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Diet is one of the single most important factors in health and healing. As we know, the Western diet places heavy emphasis on concentrated animal proteins and processed, grain-derived carbohydrates which have a relatively low nutritional value.
This way of eating is sometimes referred to as the Standard American Diet (SAD), and produces a chronic low-grade, overly-acid state in the body, according to many well-documented studies. By understanding the impact your diet has on your overall health in terms of pH balance, you will see that an alkalizing diet can offer numerous benefits both immediately, as well as for long-term wellness and vitality.
Acid/alkaline levels in the body
The body, in its wondrous intelligence, maintains very specific acid/alkaline levels in its various organs, tissues and fluids:
- Blood: 7.35-7.45 pH
- Muscle: 6.1 pH
- Liver: 6.9 pH
- Gastric juice: 1.2-3.0 pH
- Saliva: 6.35-6.85 pH
- Urine: 4.5-8.0 pH
- Pancreatic juice: 7.8-8.0 pH
Many of the body’s key systems and organs including the kidneys, lungs, bones and others have “homeostatic” mechanisms in place to respond to pH changes and readjust alkaline/acid levels as needed. A chronically acidic state can tax these homeostatic mechanisms which work hard to keep our systems in balance.
Over acidity compromises health over time and contributes to a number of chronic degenerative conditions such as gastrointestinal issues, osteoporosis, kidney disease, muscle wasting, and many others. For example, bone is called upon repeatedly to help buffer an over acidic environment, and thus becomes de-mineralized because the alkaline minerals calcium and magnesium are continuously removed from the bone to help the body adjust acidity back toward a more alkaline state. Increased calcium excretion from bone can also increase the risk of kidney stones, another detrimental effect.
What exactly is “pH”?
This term refers to the “potential of hydrogen.” Hydrogen ions contribute acidity to any tissue or organ, such as the contribution of hydrochloric acid to the high acidity of stomach secretions.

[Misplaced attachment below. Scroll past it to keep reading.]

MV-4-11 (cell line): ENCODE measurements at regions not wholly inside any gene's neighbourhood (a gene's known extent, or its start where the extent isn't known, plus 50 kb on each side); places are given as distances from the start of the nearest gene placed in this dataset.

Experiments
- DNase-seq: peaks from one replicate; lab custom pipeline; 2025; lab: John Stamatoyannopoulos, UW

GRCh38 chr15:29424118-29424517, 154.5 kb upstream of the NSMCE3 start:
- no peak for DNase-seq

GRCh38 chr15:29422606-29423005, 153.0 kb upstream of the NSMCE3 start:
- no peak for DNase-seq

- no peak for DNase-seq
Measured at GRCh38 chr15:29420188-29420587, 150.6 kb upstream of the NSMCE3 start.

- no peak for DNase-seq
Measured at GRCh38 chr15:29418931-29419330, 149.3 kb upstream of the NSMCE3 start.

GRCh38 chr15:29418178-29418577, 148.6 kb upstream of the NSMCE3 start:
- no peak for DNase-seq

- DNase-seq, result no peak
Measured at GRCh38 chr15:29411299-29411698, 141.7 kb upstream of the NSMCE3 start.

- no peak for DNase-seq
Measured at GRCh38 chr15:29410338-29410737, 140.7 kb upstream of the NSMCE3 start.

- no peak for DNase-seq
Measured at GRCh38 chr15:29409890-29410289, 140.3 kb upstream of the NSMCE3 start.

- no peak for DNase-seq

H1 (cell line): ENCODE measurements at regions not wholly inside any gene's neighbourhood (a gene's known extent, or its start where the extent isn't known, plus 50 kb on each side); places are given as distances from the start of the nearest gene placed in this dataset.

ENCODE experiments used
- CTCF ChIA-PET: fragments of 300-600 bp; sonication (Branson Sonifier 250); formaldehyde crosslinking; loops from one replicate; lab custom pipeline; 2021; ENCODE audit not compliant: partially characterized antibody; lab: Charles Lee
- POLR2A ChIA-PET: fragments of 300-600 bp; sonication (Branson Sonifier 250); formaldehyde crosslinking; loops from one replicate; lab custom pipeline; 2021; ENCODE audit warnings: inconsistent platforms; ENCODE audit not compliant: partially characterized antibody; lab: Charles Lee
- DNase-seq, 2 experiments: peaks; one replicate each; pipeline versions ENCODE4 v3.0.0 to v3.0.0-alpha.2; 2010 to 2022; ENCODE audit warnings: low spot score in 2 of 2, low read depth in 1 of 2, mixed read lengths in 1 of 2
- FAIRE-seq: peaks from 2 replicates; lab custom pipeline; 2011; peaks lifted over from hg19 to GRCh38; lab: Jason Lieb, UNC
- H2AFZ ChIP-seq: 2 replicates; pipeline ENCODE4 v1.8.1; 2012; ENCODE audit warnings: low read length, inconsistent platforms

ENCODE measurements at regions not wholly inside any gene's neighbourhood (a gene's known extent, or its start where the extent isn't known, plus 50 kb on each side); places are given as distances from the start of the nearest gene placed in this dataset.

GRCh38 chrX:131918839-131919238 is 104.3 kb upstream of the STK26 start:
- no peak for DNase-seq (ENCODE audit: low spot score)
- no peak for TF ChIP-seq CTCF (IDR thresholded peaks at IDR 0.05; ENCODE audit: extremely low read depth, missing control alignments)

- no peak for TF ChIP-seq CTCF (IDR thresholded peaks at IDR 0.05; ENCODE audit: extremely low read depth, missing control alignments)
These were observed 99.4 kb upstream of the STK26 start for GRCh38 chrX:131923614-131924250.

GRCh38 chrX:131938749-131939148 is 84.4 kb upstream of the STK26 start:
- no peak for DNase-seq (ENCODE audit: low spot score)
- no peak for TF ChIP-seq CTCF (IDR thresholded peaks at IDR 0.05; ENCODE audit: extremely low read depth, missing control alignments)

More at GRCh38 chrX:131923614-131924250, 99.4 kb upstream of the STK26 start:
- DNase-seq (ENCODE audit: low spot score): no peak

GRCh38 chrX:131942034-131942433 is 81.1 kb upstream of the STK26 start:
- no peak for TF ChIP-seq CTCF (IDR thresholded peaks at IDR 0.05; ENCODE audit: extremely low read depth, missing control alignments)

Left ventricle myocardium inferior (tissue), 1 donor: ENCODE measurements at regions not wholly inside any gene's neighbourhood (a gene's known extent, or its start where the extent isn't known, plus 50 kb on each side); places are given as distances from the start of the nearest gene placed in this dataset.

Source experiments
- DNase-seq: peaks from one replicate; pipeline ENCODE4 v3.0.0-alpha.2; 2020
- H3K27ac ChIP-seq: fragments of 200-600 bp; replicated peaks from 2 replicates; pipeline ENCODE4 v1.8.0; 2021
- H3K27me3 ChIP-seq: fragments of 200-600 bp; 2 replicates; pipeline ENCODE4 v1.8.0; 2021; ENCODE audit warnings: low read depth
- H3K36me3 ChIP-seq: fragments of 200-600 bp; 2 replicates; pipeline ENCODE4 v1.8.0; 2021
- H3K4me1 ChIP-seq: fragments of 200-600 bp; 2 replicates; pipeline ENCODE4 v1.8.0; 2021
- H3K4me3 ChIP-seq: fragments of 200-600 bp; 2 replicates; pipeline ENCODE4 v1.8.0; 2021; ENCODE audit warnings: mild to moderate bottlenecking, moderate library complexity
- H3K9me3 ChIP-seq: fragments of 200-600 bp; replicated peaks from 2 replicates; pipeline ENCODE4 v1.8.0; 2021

The scale used to measure pH is a logarithmic scale, which means that there is a 10-fold difference between each number -ranging from 1 to 14. The lower numbers (1-6.99) represent the acid (or H+ donating) range and the higher numbers (7.01-14) represent the alkaline (or H+ accepting) range. Neutral is “7.0.” Some body systems such as the blood (7.35-7.45) are more tightly regulated than others. Urine has a broader pH range, from 4.5-8.0, which makes it an ideal body fluid for keeping track of adjustments in pH with dietary modifications.
Factors that affect pH levels
Food intake is one of the primary ways that pH is influenced. Dietary modifications can positively influence pH values within various systems of the body, and therefore positively influence the health of the organs that work so hard to maintain pH values within their optimal ranges.
For example, a high intake of vegetables, which are for the most part alkalinizing, will neutralize over-acidity and result in a positive influence on bone metabolism, increasing the retention of phosphates and calcium, while reducing markers of bone resorption.
Most fruits for example are acid forming, with the exception of a few such as lemons and limes. Lemons and limes certainly have acidic properties, but are actually alkalizing once digested, which is why these fruits are so highly recommended during a seasonal cleanse or detoxification program.
The following guidelines can tell you whether a particular food is more acid forming, or more alkaline forming.
Highly alkaline foods
Sprouts (soy, alfalfa etc)
Sea Vegetables (Kelp)
Moderately alkaline foods
White Haricot Beans
Mildly alkaline foods
New Red Potatoes
Most herbs and spices
Mildly acidic foods
Rice, soy, hemp protein
Freshwater wild fish
Brazil, pecan and hazelnuts
Moderately acidic foods
Highly acidic foods
Over-the-counter and Rx drugs
Sugars and sweeteners
Most dairy (except raw dairy which can be slightly alkalizing)